From the 1980s to today, I believe, the government has shifted considerably from that position of hate to move towards a position of love for business.
The early shift in that position was heralded by economic reforms of the 80s that sought to do away with the License Raj; the government actually encouraged business and paved the path for both global businesses to come to India and Indian businesses to go outside of the country. Two Prime Ministers and two Finance Ministers and a set of first-rate bureaucrats were responsible for the change in attitude and their position was vindicated by improved economic indices all around. The reform process has sustained itself for three decades by now and during this period, the GDP grew close to double digits – a far cry from the 1% growth during the British times. This is also the time during which the Indian Information Technology (IT) industry came into being and flourished. People say that the main reason it became what it is today is because the government did not understand what it was doing. The idea has some merit but the truth be told: without a few outstanding, visionary government servants, the industry would have been stillborn.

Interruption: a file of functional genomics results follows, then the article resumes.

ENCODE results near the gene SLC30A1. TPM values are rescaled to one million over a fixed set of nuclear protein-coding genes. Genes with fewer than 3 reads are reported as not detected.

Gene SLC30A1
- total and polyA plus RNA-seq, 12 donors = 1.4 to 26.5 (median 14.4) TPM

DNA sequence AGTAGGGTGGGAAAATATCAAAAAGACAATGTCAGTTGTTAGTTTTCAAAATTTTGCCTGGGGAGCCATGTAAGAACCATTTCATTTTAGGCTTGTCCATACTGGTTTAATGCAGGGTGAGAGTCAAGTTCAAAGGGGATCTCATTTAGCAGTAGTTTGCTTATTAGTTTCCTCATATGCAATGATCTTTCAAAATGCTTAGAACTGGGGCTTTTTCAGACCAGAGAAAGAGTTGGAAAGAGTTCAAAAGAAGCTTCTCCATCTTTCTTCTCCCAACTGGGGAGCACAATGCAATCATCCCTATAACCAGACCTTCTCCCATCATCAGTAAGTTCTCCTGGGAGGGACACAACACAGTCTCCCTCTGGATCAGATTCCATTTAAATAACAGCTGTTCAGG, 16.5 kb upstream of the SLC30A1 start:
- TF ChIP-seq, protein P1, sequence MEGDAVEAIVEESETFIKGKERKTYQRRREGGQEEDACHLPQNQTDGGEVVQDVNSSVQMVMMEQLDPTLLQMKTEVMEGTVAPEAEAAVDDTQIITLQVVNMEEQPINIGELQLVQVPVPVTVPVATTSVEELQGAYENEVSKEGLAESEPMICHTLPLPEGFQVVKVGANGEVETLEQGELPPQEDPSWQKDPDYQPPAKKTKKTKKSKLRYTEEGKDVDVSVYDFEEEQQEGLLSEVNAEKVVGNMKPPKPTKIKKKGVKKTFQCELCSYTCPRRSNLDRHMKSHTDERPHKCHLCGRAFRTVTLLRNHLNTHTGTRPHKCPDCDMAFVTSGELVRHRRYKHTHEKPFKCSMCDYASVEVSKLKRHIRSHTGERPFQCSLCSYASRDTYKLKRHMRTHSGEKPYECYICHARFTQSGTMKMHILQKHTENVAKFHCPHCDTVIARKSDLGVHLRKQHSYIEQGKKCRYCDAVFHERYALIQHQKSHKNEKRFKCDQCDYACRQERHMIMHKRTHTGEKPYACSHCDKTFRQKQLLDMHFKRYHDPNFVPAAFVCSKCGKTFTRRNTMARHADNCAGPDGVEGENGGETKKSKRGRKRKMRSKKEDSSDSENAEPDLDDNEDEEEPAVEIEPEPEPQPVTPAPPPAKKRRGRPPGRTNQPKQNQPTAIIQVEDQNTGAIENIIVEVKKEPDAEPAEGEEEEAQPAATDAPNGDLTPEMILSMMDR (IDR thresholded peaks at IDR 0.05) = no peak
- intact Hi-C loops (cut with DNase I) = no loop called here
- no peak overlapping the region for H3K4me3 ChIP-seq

The IT industry today accounts for 4% of the country’s GDP, offsets 65% of oil imports and has grown from $4 billion in 1998 to a staggering $52 billion in 2008. The IT industry has changed the way people looked at businesses in the first three decades after independence. The industry represents a sharp departure from a past in which you needed to know someone rather than something to get ahead. That spurred an entrepreneurial revolution in the country. The IT industry showed that by serving a global customer base with the highest quality, you can create lasting value and did not have to seek largesse from the government. The IT industry set new governance standards. It created shared wealth. It also showed that its success could be replicated and it upped the ambition for players in every single field to be globally significant. The sentiment became, if IT can, we can. It also proved that instead of being the regulator, the government could play the role of a facilitator and a partner for business and spur visible development. The results are visible: there are 20 Software Technology Park authorities that dot the entire length and breadth of the country with 8455 registered units. The success of the IT industry in building a globally competitive position has led the government to introduce the 2005 Special Economic Zone Act that now has 234 units that support a plethora of industries from auto-ancillaries to gemstones and jewellery.